Deehan Cooper, HR business operations manager, explains, “A key part of our wellbeing strategy has been the introduction of a Validium Employee Assistance Programme (EAP), which 30-40% of our workforce use to get help and support with any issue affecting them. So when Validium told us half of those using the EAP were struggling to cope with an issue outside of work, in particular relationship, legal and eldercare issues, we wanted to do more to help them before they became so stressed or anxious that it started to impact their ability to attend or perform at work.”

“If someone went off sick with a personal issue, it was difficult for them to return until it had been resolved.”

The approach

“We knew that if someone went off sick to deal with a personal issue it was often difficult for them to return until it had been resolved, which could take weeks or even months,” says Cooper, “We wanted to encourage managers to notice when someone was struggling to cope with an issue outside of work, so they could support them as flexibly as possible to enable them to continue to work effectively and avoid the onset of sickness.”

To help, the RCN invited Validium to create a workshop: ‘When Home Comes into Work’ to assist managers to think creatively about how best to support their team members. “We wanted to bring back the human element, to make employees feel safe telling their manager what was actually going on, where they felt comfortable sharing this, so we could work with them to prevent a problem at home from becoming a problem at work,” explains Cooper.

The solution

“The ‘When Homes Comes to Work’ workshops were delivered to groups of 12 managers at a time, across ten different locations, to give them the opportunity to share their experiences of helping staff affected by issues outside of work and realise the benefits of supporting staff as early as possible, instead of waiting until a personal problem had a serious impact on their performance at work,” says Cooper.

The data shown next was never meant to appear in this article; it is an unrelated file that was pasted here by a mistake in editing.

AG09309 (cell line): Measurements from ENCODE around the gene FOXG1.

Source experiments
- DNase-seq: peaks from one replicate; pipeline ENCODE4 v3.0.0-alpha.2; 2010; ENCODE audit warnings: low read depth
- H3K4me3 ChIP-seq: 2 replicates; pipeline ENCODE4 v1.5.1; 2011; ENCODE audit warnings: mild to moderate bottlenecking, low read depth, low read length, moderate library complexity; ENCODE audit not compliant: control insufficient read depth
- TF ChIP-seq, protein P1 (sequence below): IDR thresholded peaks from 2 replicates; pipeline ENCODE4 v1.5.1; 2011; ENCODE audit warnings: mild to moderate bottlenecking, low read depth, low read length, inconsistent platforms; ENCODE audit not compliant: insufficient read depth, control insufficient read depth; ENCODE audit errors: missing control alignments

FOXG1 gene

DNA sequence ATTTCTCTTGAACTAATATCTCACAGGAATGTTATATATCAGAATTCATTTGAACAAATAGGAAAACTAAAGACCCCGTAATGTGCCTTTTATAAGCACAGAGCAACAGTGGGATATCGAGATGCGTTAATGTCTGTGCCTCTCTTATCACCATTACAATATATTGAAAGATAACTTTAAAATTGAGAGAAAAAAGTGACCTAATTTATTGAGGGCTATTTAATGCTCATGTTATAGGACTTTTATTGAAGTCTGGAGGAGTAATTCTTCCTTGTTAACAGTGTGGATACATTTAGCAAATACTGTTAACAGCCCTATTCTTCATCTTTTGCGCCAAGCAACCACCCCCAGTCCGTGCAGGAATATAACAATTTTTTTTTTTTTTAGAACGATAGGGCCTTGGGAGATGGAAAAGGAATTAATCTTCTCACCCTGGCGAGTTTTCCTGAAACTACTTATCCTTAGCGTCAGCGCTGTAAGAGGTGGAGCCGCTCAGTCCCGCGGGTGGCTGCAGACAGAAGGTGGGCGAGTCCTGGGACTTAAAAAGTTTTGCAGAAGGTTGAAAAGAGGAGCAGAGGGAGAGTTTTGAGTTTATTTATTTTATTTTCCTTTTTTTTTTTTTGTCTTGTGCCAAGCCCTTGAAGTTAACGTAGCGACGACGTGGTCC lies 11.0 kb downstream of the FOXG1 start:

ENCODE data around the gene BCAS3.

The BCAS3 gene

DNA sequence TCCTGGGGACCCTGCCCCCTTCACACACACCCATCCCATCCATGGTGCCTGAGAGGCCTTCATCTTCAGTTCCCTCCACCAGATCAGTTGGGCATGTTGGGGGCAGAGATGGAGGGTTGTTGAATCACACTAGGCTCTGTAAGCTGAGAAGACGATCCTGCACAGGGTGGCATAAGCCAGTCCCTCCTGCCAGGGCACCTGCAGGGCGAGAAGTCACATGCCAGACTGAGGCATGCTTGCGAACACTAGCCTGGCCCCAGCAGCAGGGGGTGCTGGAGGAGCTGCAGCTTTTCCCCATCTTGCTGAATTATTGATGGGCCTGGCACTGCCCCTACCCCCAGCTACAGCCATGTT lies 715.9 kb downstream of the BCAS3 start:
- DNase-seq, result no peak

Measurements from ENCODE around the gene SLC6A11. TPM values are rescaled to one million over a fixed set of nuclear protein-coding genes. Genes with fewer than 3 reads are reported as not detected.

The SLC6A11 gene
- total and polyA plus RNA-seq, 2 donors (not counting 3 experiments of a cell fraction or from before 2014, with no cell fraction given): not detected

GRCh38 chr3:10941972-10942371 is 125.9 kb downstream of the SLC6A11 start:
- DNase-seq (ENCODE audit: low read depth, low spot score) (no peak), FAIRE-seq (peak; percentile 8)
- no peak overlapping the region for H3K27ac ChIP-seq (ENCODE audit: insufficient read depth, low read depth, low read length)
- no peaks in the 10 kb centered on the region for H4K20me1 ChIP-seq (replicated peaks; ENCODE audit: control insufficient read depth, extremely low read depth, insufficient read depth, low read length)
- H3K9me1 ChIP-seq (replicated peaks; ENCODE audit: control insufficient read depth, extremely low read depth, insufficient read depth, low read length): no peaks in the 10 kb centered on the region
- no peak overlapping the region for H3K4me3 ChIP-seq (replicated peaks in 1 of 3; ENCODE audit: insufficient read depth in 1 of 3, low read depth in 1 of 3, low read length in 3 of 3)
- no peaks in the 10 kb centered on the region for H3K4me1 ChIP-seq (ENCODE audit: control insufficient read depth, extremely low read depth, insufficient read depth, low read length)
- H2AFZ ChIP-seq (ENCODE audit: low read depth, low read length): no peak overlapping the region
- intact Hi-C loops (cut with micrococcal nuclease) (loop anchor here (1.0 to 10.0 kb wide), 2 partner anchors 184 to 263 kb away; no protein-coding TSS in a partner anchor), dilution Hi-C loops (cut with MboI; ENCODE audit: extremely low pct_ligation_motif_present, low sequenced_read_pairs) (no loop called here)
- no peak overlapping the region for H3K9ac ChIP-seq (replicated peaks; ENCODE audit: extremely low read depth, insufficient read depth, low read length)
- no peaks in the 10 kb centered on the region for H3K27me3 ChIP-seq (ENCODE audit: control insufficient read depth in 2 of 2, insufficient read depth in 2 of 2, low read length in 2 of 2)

She adds, “Managers were shown how to spot the signs that someone was struggling to deal with a personal challenge - such as reduced eye contract, increased forgetfulness or erratic work patterns - how to gently open up a conversation with the employee based on observations made at work, the importance of respecting the employee’s confidentiality and how and when to involve HR or the Validium EAP. The focus was then on finding the balance between following HR procedures and thinking creatively to respond on a personal level - without attempting to become an amateur counsellor.”

In the event that the individual clearly needed to talk and get more emotional support, or specialist legal, financial or eldercare advice, the manager was shown how to proactively refer them to the Validium EAP, so they could get free professional support.

The results

“The highly effective way Validium equipped our managers with the ability to support staff facing personal challenges is helping us to better manage mental health related sickness.” says Cooper.

“As a result of the managers putting the new empathy skills learned on the workshop into practice, an employee going through a relationship breakdown felt able to tell their manager that they needed to nip home to post an important document, when they might otherwise have been tempted to feign illness to get home,” says Cooper.

“Another employee is now working very flexibly after their manager’s kind concern enabled them to talk about supporting a relative with a critical illness. They didn’t want to take compassionate leave, because they reported finding working therapeutic, thereby helping them not to think about it, so their manager has arranged for them to work very flexibly, so they can meet their caring responsibilities, while continuing to contribute to work in a meaningful way.”

She concludes, “87% of managers said the workshop taught them how to take an empathetic approach. While 88% of employees who contacted the Validium EAP said the practical and emotional support provided had stopped them going off sick. Employees now feel more supported than ever, which has had a positive impact on our business, enabling us to increase membership during a time of austerity.”

“The highly effective way Validium equipped our managers with the ability to support staff facing personal challenges is helping us to better manage mental health related sickness.”